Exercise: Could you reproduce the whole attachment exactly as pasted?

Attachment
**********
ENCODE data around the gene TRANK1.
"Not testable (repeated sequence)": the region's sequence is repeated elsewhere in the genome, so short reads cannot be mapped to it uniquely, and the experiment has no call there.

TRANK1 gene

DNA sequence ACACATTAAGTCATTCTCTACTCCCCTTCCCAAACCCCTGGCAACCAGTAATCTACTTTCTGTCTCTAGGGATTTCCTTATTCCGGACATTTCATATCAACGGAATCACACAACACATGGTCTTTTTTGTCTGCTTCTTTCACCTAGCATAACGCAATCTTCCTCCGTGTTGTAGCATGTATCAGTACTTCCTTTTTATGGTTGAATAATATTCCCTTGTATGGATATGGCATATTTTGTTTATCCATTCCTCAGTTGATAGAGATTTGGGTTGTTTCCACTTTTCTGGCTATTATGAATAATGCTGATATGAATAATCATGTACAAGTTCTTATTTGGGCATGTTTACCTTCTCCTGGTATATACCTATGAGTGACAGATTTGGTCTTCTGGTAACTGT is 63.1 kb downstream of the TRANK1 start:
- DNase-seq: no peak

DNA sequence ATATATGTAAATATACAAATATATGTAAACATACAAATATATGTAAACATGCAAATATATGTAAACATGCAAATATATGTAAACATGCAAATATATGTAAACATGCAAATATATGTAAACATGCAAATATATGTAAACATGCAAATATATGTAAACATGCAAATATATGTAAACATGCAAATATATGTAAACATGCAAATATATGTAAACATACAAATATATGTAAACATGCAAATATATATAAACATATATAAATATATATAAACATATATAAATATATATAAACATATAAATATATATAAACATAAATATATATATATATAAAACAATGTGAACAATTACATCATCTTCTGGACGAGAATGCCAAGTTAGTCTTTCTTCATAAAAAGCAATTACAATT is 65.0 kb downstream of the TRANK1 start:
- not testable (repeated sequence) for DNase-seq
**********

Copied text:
ENCODE data around the gene TRANK1.
"Not testable (repeated sequence)": the region's sequence is repeated elsewhere in the genome, so short reads cannot be mapped to it uniquely, and the experiment has no call there.

TRANK1 gene

DNA sequence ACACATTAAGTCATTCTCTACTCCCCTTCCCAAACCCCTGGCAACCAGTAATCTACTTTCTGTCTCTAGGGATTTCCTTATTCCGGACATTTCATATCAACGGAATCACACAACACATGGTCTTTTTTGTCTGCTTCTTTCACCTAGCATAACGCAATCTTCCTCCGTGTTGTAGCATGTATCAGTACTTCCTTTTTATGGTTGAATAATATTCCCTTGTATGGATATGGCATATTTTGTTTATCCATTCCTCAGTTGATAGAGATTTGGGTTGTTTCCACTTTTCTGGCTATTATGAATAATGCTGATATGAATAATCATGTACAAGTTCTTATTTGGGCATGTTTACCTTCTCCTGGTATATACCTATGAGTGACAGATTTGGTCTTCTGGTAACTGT is 63.1 kb downstream of the TRANK1 start:
- DNase-seq: no peak

DNA sequence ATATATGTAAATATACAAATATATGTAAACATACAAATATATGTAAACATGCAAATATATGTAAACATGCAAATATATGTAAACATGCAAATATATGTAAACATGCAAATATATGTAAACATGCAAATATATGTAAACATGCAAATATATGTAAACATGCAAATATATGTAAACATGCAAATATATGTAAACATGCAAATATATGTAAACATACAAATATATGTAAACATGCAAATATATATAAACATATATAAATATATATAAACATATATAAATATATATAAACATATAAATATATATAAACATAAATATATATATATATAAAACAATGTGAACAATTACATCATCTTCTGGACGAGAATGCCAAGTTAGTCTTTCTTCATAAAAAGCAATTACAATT is 65.0 kb downstream of the TRANK1 start:
- not testable (repeated sequence) for DNase-seq